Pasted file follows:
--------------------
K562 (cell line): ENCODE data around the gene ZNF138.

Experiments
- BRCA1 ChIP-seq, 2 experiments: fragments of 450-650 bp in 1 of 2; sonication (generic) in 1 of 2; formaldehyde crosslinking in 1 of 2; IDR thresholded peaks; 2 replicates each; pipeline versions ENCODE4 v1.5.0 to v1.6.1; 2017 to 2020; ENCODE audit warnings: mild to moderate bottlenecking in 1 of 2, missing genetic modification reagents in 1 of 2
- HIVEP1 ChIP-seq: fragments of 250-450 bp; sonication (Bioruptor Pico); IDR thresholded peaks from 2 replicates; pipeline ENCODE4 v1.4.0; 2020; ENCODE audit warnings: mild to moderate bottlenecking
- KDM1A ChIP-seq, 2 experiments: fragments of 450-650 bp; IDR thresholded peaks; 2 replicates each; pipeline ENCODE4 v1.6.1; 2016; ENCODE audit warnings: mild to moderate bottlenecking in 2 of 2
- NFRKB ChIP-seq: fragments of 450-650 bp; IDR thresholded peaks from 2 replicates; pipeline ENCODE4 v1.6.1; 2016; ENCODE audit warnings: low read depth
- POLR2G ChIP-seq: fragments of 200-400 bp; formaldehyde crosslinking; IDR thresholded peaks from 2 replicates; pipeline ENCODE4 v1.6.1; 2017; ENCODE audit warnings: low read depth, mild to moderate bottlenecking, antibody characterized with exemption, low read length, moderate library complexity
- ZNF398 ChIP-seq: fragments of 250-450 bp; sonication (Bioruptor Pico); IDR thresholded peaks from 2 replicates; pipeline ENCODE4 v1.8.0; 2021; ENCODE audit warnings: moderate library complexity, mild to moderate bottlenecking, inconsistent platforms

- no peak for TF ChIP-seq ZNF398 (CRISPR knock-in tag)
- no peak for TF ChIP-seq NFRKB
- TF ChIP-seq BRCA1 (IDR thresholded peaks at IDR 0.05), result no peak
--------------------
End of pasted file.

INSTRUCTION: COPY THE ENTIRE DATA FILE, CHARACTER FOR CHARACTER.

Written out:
K562 (cell line): ENCODE data around the gene ZNF138.

Experiments
- BRCA1 ChIP-seq, 2 experiments: fragments of 450-650 bp in 1 of 2; sonication (generic) in 1 of 2; formaldehyde crosslinking in 1 of 2; IDR thresholded peaks; 2 replicates each; pipeline versions ENCODE4 v1.5.0 to v1.6.1; 2017 to 2020; ENCODE audit warnings: mild to moderate bottlenecking in 1 of 2, missing genetic modification reagents in 1 of 2
- HIVEP1 ChIP-seq: fragments of 250-450 bp; sonication (Bioruptor Pico); IDR thresholded peaks from 2 replicates; pipeline ENCODE4 v1.4.0; 2020; ENCODE audit warnings: mild to moderate bottlenecking
- KDM1A ChIP-seq, 2 experiments: fragments of 450-650 bp; IDR thresholded peaks; 2 replicates each; pipeline ENCODE4 v1.6.1; 2016; ENCODE audit warnings: mild to moderate bottlenecking in 2 of 2
- NFRKB ChIP-seq: fragments of 450-650 bp; IDR thresholded peaks from 2 replicates; pipeline ENCODE4 v1.6.1; 2016; ENCODE audit warnings: low read depth
- POLR2G ChIP-seq: fragments of 200-400 bp; formaldehyde crosslinking; IDR thresholded peaks from 2 replicates; pipeline ENCODE4 v1.6.1; 2017; ENCODE audit warnings: low read depth, mild to moderate bottlenecking, antibody characterized with exemption, low read length, moderate library complexity
- ZNF398 ChIP-seq: fragments of 250-450 bp; sonication (Bioruptor Pico); IDR thresholded peaks from 2 replicates; pipeline ENCODE4 v1.8.0; 2021; ENCODE audit warnings: moderate library complexity, mild to moderate bottlenecking, inconsistent platforms

- no peak for TF ChIP-seq ZNF398 (CRISPR knock-in tag)
- no peak for TF ChIP-seq NFRKB
- TF ChIP-seq BRCA1 (IDR thresholded peaks at IDR 0.05), result no peak